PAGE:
does not allow for a full explanation of U.S. motives for militarization in
Latin America, but suffice it to say that a history of aggressive domination of
resources as well as a political and economic system that rests heavily on a
powerful military-industrial complex has led to a resurgence of promotion of
military activity under the guise of a war on drugs. Terrorism, as we shall see,
has allowed for the continued arming of various countries and a shift in policy
towards secrecy in favor of “security.” Colombia and its neighbors demonstrate
an excellent example of this increased military aid. Colombia—rich in oil,
bordering the Amazon fresh water supply, key in-route to South America, and
under constant threat from (formerly) Marxist guerrillas—has been the focus of
U.S. attention in Latin America since the 1999 announcement of Plan Colombia.
The Plan produced $1.3 billion in military aid for Colombia and an increased
surveillance and training role for U.S. officials on the ground. Since military
activities have been stepped up in Colombia, the conflict has begun to spread
beyond Colombia’s borders, and Plan Colombia is now known as the Andean
Initiative.


Some analysts
believe that the focus on the war on terrorism will allow less attention to be
lent to this initiative. Still, this year’s aid package to countries surrounding
Colombia will provide a 220 percent increase over 2000-2001 averages in military
aid to Panama, a 144 percent increase for Venezuela, 345 percent for Brazil, and
between 20 percent and 82 percent increases for Bolivia, Ecuador and Peru.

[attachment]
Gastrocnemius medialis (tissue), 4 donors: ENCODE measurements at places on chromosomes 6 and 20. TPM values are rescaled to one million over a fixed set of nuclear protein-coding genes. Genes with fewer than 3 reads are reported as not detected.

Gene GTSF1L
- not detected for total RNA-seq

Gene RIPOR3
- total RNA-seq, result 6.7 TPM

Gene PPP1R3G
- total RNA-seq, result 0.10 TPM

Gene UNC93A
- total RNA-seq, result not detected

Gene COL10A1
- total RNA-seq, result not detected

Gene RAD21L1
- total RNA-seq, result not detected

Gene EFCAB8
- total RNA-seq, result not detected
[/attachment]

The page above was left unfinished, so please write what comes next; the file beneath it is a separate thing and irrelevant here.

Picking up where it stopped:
Security and intelligence-gathering will continue to increase this coming year,
whether in the name of the war on drugs, the war on terrorism, or just
old-fashioned military spending. In addition to military spending, the war on
terrorism has allowed the United States to increase secrecy surrounding its role
in Latin American security and to reverse human rights conditions on military
aid. U.S. Defense Secretary Donald Rumsfeld has made clear the Bush
administration’s new level of intolerance for information leaks, which for Latin
America would probably translate to a refusal to release details surrounding CIA
and military activities in the mounting conflicts of the Andean region. After
decades of U.S. support for human rights violators in defense of larger policy
goals, guidelines established in 1996 prohibited the funding of individuals or
organizations believed to be involved in human rights violations. This “cuts
back on your ability to recruit spies inside terrorist organizations if you
can’t recruit people with some kind of violent past,” complains former CIA
director James Woolsey. A probable scenario is that these recent guidelines will
be struck for what the Administration sees as extraordinary circumstances
requiring all possible avenues to be left open for intelligence-gathering. While
this may (or may not) be a valid argument for intelligence within al-Qaeda, the
blanket lifting of such restrictions will only mean further funding of
repressive government and paramilitary forces in Colombia and other Latin
American countries.

While military
elements in many societies jump at the chance to increase their activities in
the name of the prevention of terrorism, leaders and officials are embracing any
anti-terrorism moves deemed necessary by the United States in hopes of winning
attention for national economic crises. These crises remain and worsen, however,
as the only significant assistance that Latin America has seen in the past few
months has been in the form of arms deliveries and pledges to further increase
and cloak U.S. military activities in the region. We are quickly heading into
yet another dark period in Latin American history with the full blessing of the
United States government and the overjoyed endorsement of the region’s powerful
factions.                                Z